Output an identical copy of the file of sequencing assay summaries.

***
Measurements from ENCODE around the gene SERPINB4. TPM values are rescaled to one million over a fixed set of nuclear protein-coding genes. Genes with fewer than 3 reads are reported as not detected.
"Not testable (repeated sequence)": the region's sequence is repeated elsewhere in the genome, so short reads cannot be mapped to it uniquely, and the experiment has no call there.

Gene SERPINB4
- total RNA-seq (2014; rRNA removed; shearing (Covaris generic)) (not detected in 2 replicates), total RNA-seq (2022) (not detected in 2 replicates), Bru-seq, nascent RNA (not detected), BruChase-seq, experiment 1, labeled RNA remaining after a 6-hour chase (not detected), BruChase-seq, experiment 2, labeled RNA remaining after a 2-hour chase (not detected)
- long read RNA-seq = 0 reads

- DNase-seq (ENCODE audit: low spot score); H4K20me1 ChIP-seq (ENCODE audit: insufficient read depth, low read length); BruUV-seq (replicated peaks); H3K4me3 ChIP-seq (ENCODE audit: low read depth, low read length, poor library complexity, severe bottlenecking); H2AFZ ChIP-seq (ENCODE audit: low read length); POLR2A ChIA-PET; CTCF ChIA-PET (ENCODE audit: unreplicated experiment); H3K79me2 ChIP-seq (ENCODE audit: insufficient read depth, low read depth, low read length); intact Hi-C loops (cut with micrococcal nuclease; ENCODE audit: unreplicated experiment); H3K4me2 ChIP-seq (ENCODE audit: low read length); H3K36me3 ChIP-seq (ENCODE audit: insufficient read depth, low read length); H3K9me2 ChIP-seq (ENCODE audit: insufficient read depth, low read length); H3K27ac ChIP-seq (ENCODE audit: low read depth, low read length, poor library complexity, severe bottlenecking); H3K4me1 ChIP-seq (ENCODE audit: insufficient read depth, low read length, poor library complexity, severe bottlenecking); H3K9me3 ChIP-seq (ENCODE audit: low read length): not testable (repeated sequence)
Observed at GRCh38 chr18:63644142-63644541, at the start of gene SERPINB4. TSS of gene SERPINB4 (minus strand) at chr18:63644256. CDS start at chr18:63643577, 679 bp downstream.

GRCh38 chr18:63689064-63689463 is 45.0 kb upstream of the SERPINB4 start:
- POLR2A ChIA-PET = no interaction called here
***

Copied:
Measurements from ENCODE around the gene SERPINB4. TPM values are rescaled to one million over a fixed set of nuclear protein-coding genes. Genes with fewer than 3 reads are reported as not detected.
"Not testable (repeated sequence)": the region's sequence is repeated elsewhere in the genome, so short reads cannot be mapped to it uniquely, and the experiment has no call there.

Gene SERPINB4
- total RNA-seq (2014; rRNA removed; shearing (Covaris generic)) (not detected in 2 replicates), total RNA-seq (2022) (not detected in 2 replicates), Bru-seq, nascent RNA (not detected), BruChase-seq, experiment 1, labeled RNA remaining after a 6-hour chase (not detected), BruChase-seq, experiment 2, labeled RNA remaining after a 2-hour chase (not detected)
- long read RNA-seq = 0 reads

- DNase-seq (ENCODE audit: low spot score); H4K20me1 ChIP-seq (ENCODE audit: insufficient read depth, low read length); BruUV-seq (replicated peaks); H3K4me3 ChIP-seq (ENCODE audit: low read depth, low read length, poor library complexity, severe bottlenecking); H2AFZ ChIP-seq (ENCODE audit: low read length); POLR2A ChIA-PET; CTCF ChIA-PET (ENCODE audit: unreplicated experiment); H3K79me2 ChIP-seq (ENCODE audit: insufficient read depth, low read depth, low read length); intact Hi-C loops (cut with micrococcal nuclease; ENCODE audit: unreplicated experiment); H3K4me2 ChIP-seq (ENCODE audit: low read length); H3K36me3 ChIP-seq (ENCODE audit: insufficient read depth, low read length); H3K9me2 ChIP-seq (ENCODE audit: insufficient read depth, low read length); H3K27ac ChIP-seq (ENCODE audit: low read depth, low read length, poor library complexity, severe bottlenecking); H3K4me1 ChIP-seq (ENCODE audit: insufficient read depth, low read length, poor library complexity, severe bottlenecking); H3K9me3 ChIP-seq (ENCODE audit: low read length): not testable (repeated sequence)
Observed at GRCh38 chr18:63644142-63644541, at the start of gene SERPINB4. TSS of gene SERPINB4 (minus strand) at chr18:63644256. CDS start at chr18:63643577, 679 bp downstream.

GRCh38 chr18:63689064-63689463 is 45.0 kb upstream of the SERPINB4 start:
- POLR2A ChIA-PET = no interaction called here